Compare the first 10 lags of the sample ACF with and without normalization.

[lags  normalizedACF  unnormalizedACF]
ans = 

         0    1.0000    0.9960
    1.0000   -0.0180   -0.0180
    2.0000    0.0536    0.0534
    3.0000   -0.0206   -0.0205
    4.0000   -0.0300   -0.0299
    5.0000   -0.0086   -0.0086
    6.0000   -0.0108   -0.0107
    7.0000   -0.0116   -0.0116
    8.0000    0.0309    0.0307
    9.0000    0.0341    0.0340

Input Arguments

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Observed univariate time series for which the software computes or plots the ACF, specified as a vector. The last element of y contains the most recent observation.

Data Types: double

Number of lags of the ACF that the software returns or plots, specified as a positive integer.

For example, autocorr(y,10) plots the ACF for lags 0 through 10.

Data Types: double

MA order that specifies the number of lags beyond which the theoretical ACF is effectively 0, specified as a nonnegative integer.

  • numMA must be less than numLags.

  • Specify numMA to assess whether the ACF is effectively zero beyond lag numMA [1]. The software uses Bartlett’s approximation to estimate the large-lag standard error for lags that are greater than numMA.

  • If numMA = 0, then the software assumes that y is a length T Gaussian white noise process. In this case, the standard error is approximately 1T.

Example: [~,~,bounds] = autocorr(y,[],5)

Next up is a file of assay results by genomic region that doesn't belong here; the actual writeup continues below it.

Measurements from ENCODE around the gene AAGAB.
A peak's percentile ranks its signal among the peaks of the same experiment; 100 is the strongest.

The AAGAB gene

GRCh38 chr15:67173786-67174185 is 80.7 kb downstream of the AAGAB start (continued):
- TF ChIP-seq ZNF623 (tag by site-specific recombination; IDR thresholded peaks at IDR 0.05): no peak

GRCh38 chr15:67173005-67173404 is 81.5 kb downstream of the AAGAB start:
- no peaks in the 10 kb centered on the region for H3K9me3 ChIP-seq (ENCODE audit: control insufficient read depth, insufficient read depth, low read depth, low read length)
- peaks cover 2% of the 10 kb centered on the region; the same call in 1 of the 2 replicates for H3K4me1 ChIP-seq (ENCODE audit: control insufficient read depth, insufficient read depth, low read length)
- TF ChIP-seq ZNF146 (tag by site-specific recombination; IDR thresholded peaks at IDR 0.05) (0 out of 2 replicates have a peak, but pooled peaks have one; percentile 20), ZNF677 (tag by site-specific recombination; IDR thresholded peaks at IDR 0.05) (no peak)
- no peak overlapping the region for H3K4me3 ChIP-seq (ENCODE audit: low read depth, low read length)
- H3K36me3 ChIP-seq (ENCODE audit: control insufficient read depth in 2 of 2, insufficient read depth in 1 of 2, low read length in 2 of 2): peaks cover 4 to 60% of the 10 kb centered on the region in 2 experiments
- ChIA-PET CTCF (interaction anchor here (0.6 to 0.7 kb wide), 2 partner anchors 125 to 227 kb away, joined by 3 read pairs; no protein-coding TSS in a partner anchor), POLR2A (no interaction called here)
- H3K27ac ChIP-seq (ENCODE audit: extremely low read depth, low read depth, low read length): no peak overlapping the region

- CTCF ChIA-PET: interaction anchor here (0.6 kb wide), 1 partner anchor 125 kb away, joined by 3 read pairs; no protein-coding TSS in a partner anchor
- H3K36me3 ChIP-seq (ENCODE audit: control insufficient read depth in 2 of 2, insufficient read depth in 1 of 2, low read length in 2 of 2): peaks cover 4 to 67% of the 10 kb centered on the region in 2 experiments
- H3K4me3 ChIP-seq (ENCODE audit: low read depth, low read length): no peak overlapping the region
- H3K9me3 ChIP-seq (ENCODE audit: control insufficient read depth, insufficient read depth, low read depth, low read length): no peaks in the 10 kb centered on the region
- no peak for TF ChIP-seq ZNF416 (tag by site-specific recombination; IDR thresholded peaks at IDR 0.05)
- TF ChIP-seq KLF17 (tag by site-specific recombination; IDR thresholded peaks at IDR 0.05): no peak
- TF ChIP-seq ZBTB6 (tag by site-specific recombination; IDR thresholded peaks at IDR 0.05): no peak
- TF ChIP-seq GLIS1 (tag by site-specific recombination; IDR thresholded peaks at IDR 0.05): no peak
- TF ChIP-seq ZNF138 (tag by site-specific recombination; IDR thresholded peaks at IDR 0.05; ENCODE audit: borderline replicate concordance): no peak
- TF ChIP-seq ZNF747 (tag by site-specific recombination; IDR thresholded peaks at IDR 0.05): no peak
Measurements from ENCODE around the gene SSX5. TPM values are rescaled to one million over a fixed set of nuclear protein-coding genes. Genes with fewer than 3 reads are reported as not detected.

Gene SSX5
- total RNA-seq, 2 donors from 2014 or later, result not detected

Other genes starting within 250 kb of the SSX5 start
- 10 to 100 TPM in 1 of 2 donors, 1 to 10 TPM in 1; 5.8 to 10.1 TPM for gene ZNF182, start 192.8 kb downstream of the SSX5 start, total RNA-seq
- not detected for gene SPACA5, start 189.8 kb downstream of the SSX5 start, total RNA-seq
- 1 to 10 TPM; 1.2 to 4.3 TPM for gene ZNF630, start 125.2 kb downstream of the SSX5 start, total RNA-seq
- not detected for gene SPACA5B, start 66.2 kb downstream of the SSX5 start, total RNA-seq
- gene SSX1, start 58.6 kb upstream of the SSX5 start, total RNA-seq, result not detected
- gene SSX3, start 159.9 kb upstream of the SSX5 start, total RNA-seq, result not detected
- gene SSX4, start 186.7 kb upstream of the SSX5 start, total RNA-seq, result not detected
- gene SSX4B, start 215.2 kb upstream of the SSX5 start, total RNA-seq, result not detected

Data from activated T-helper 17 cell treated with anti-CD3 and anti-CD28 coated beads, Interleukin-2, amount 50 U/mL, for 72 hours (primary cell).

Data Types: double

Number of standard deviations for the sample ACF estimation error assuming the theoretical ACF is 0 beyond lag numMA, specified as a positive scalar. For example, autocorr(y,[],[],1.5) plots the ACF with estimation error bounds 1.5 standard deviations away from 0.

If numMA = 0 and y a lengthT Gaussian process, then the confidence bounds are:


The default (numSTD = 2) corresponds to approximate 95% confidence bounds.

Data Types: double

Output Arguments

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Sample ACF of the univariate time series y, returned as a vector of length numLags + 1.

The elements of acf correspond to lags 0,1,2,...,numLags. The first element, which corresponds to lag 0, is unity (i.e., acf(1) = 1).

Sample ACF lags, returned as a vector. Specifically, lags = 0:numLags.

Approximate confidence bounds of the ACF assuming y is an MA(numMA) process, returned as a two-element vector. bounds is approximate for lags > numMA.

More About

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Autocorrelation Function

Measures the correlation between yt and yt + k, where k = 0,...,K and yt is a stochastic process.

According to [1], the formula for the autocorrelation for lag k is



  • ck=1Tt=1Tk(yty¯)(yt+ky¯).

  • c0 is the sample variance of the time series.

Suppose that q is the lag beyond which the theoretical ACF is effectively 0. Then, the estimated standard error of the autocorrelation at lag k > q is


If the series is completely random, then the standard error reduces to 1/T [1].


To plot the ACF without confidence bounds, set numSTD to 0.


[1] Box, G. E. P., G. M. Jenkins, and G. C. Reinsel. Time Series Analysis: Forecasting and Control. 3rd ed. Englewood Cliffs, NJ: Prentice Hall, 1994.

[2] Hamilton, J. D. Time Series Analysis. Princeton, NJ: Princeton University Press, 1994.

Introduced before R2006a